Is aerial spraying of insecticides dangerous/harmful to human health?

  • No, during aerial spraying, a small amount of insecticide is sprayed over an area, about 1 ounce (two tablespoons) per acre or about the size of a football field.
  • This small amount does not pose a health risk to people or pets in the area that is sprayed.
  • When aerial spraying is done correctly, it does not cause asthma attacks.
  • There is a possibility that spraying of a larvicide, like Bti, can cause eye irritation if a person is outside and looking up when spraying takes place.
  • EPA-registered products are used for aerial spraying. The label instructions are followed by a licensed professional.
  • If people prefer to stay inside and close windows and doors when spraying takes place they can, but it is not necessary.

Does aerial spraying cause asthma attacks?

  • No, when aerial spraying is done correctly, it does not cause asthma attacks.
  • When applied according to label instructions, EPA-registered insecticides do not pose a risk to human health or the environment.
  • Research shows that ultra-low volume (ULV) application for mosquito control does not increase the risk of asthma for people living in treatment areas (Karpati et al. 2004, Currier et al. 2005, Duprey et al. 2008).

Will Naled cause cancer?

  • No, EPA has classified Naled as Group E “Evidence of Non-carcinogenicity for Humans,” meaning that there is no evidence that it causes cancer in people.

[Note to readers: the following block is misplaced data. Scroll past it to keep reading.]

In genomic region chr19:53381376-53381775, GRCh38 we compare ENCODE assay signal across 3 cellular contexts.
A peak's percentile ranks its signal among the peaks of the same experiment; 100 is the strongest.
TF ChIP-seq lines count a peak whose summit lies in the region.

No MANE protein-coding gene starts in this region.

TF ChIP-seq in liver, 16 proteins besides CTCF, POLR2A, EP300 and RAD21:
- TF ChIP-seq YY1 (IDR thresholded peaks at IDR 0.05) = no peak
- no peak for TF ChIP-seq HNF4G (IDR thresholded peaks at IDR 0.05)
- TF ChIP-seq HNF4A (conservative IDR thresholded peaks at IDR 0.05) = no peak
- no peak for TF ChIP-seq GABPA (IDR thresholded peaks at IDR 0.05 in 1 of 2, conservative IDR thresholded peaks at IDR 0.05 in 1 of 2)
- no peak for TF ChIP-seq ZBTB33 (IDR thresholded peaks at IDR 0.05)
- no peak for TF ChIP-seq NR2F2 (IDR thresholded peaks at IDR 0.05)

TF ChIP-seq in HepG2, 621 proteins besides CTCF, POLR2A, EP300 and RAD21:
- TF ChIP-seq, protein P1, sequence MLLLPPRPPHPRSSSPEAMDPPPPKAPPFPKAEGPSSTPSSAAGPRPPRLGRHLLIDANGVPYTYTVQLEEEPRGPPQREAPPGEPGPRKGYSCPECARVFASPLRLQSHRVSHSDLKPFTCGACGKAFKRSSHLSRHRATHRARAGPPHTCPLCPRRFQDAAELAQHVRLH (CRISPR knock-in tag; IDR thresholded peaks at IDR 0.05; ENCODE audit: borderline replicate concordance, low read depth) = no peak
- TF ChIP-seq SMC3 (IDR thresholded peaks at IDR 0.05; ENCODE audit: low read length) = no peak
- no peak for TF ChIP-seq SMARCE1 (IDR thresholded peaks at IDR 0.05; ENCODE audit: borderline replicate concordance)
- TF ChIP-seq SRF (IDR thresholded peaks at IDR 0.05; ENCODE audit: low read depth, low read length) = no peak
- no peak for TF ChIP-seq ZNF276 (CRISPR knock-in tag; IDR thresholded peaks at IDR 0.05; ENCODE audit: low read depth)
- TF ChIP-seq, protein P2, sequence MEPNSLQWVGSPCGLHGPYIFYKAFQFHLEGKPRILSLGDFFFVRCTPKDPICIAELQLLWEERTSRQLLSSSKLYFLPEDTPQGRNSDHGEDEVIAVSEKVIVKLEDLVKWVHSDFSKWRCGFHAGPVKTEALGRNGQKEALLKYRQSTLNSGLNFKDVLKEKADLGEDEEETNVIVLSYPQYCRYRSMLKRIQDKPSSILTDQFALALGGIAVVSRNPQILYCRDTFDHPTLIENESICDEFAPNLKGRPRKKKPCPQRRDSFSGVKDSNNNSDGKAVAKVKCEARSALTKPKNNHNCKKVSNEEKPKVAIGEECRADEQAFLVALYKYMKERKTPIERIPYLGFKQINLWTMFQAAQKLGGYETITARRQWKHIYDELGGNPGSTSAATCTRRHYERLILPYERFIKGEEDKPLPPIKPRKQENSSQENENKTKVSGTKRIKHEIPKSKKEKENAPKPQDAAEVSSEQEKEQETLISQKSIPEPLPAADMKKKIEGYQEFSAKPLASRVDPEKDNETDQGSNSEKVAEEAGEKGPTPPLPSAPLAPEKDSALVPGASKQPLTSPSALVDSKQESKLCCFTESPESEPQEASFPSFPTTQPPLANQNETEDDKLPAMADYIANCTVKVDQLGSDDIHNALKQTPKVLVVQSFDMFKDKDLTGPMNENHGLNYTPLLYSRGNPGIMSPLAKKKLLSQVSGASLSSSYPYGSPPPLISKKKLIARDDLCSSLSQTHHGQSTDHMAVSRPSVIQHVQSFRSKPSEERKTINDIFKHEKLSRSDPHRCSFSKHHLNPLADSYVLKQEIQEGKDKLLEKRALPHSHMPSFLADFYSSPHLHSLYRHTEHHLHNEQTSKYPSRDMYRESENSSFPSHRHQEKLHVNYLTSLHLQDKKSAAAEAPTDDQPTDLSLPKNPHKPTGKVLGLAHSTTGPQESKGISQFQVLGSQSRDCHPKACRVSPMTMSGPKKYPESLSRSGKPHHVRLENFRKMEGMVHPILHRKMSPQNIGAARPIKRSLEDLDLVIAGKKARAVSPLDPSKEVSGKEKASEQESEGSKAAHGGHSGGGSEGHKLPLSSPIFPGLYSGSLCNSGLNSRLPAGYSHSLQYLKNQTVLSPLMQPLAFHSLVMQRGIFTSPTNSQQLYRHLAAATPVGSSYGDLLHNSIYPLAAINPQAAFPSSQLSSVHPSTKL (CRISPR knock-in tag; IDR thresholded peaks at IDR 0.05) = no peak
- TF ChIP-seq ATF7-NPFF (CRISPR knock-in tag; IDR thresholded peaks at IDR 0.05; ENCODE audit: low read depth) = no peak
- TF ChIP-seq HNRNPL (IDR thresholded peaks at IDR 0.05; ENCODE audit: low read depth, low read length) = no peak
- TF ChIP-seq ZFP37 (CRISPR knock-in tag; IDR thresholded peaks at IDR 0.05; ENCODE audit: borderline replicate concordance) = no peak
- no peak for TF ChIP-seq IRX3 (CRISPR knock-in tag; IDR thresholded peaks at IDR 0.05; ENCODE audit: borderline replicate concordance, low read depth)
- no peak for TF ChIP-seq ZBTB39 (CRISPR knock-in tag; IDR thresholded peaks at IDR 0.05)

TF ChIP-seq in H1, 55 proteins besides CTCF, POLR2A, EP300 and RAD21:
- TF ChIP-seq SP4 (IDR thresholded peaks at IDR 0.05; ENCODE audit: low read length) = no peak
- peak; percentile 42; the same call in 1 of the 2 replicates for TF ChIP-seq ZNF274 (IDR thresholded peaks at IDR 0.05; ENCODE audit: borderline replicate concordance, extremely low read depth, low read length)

• During aerial spraying, a small amount of insecticide is sprayed over an area, about 1 ounce (two tablespoons) per acre or about the size of a football field.
  • Droplets float in the air and kill adult mosquitoes on contact.
  • Naled starts to degrade (break down) immediately on surfaces, in water, and in sunlight.
  • EPA conducted risk assessments for Naled and calculated risks under different exposure scenarios.
  • Because of the very small amount of active ingredient released per acre of ground during aerial spraying, EPA found that for all scenarios and exposures were hundreds or thousands of times below an amount that might pose a health concern.
  • In an evaluation of thousands of people who conducted agricultural spraying using many types of insecticides, including organophosphates like Naled, no increased risk of any type of cancer was found during the 7-11 years of follow up (Schinasi & Leon, 2008).
  • However, at high doses, for example if the person doing the spraying is exposed to Naled directly in amounts that are well above those for normal labeled uses, Naled and other organophosphates can overstimulate the nervous system, causing nausea, dizziness, or confusion. This is why it is very important that those who actually work with Naled strictly follow label instructions.
    • Severe high-dose poisoning with any organophosphate can cause convulsions, respiratory paralysis, and death.
    • It is extremely unlikely that any person would come into contact with this amount of Naled when it is applied by a licensed professional according to label instructions.

Will Bti affect human health?

  • Bti has not been found to pose a health risk to people or pets.
  • There is a possibility that spraying larvicides, like Bti, can cause eye irritation if a person is outside when spraying takes place.